FIG. 18 is an enlarged vertical sectional view partly in elevation, showing the bottom end of the pole of FIG. 16 received in a tubular base structure similar to that of FIG. 6;
FIG. 19 is a vertical sectional view similar to FIG. 16, showing a pole having a base structure similar to that of FIG. 1, and adapted for mounting a telephone call box; and
FIG. 20 is a schematic sectional view showing the telephone pole of FIG. 18 as it breaks away due to horizontal impact by a moving force.
The perferably tubular pole 9 shown in FIGS. 1-6 may be straight or tapered longitudinally and circular or polygonal in cross-section. It may be made of any of several materials such as steel, aluminum, and other materials such as reinforced fiberglass. It must be strong enough to resist top and wind loading, while subject to failure when tested as prescribed by the American Association of State Highway Transportation Officials publication entitled "Standard Specifications for Structural Supports for Highway Signs, Luminaries and Traffic Signals 1985." Accordingly, the more acceptable materials for breakaway poles are relatively lightweight such as aluminum or reinforced plastics such as fiberglass.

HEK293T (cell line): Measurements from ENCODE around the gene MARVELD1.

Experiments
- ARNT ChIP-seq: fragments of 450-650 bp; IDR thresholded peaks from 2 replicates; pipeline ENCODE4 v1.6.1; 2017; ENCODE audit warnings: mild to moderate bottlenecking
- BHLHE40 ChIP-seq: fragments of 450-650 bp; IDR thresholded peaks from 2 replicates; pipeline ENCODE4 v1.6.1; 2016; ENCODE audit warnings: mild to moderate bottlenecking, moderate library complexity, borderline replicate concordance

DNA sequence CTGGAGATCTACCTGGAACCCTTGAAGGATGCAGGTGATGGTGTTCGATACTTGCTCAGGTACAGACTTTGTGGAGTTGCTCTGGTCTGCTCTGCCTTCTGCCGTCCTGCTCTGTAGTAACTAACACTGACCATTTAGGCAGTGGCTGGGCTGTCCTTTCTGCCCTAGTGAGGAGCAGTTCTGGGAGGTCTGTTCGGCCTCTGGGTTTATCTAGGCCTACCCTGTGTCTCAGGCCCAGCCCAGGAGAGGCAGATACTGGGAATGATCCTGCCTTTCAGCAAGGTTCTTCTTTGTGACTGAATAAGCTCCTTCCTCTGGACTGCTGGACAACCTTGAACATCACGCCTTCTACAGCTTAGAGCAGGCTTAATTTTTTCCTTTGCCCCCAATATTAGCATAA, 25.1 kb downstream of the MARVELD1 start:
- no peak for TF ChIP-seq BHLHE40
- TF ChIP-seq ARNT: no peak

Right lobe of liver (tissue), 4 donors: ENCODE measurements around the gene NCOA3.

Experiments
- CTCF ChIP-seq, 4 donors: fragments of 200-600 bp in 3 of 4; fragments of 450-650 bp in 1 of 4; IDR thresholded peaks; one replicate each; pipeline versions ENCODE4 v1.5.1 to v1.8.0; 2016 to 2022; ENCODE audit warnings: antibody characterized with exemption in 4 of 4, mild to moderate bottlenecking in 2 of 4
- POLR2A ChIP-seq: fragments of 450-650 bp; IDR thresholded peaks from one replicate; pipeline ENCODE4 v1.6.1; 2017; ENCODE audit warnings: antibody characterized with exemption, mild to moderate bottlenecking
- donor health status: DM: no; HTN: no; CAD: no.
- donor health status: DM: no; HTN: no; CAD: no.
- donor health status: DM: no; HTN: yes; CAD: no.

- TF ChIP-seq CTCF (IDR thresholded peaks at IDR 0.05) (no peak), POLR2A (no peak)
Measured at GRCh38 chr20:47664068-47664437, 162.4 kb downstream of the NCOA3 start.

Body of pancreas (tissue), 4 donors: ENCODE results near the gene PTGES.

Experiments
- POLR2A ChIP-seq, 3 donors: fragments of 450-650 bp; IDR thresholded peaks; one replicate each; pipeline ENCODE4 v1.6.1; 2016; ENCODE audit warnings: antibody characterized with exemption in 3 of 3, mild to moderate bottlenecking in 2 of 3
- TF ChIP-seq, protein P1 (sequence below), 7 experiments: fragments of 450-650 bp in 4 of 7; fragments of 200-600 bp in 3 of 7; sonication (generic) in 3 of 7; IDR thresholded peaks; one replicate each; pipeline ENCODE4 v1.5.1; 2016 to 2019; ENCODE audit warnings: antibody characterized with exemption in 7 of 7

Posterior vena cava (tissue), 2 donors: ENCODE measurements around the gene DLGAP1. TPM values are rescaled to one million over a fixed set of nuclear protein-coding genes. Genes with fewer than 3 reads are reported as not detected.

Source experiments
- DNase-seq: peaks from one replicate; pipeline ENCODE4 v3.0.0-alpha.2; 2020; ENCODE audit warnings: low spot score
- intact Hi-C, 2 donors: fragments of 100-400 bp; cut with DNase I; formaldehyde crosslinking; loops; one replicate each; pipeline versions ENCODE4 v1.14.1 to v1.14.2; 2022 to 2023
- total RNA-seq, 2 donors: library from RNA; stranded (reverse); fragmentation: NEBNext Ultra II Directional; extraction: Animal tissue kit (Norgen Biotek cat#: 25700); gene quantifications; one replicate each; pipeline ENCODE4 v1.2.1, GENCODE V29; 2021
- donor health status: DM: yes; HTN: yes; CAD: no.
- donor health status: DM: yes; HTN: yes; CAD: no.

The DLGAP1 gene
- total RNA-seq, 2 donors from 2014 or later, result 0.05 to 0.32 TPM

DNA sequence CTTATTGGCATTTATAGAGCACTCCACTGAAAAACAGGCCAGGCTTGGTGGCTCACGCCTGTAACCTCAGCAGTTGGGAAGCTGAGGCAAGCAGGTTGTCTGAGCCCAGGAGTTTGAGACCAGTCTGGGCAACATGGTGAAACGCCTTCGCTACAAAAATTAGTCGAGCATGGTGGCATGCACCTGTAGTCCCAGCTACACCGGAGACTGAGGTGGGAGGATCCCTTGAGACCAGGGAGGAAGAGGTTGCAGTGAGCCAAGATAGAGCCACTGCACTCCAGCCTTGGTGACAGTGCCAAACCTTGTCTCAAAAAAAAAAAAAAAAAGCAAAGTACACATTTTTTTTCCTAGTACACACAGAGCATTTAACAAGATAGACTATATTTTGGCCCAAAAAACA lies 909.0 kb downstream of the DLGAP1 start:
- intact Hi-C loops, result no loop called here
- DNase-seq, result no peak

As shown is FIG. 1 the lower end portion 10 of pole 9 is telescopically received in the upper portion 11' of a tubular base section 11 which may be of the same or other material, and may be straight longitudinally or tapered as shown. The base section extends downward from the ground level a distance sufficient to provide a secure and solid foundation for the pole in adequately tamped ground. The lower end portion 10 of the pole may extend below ground level within the base section a distance substantially equal to the diameter of said end portion, although this may vary considerably according to various pole diameters.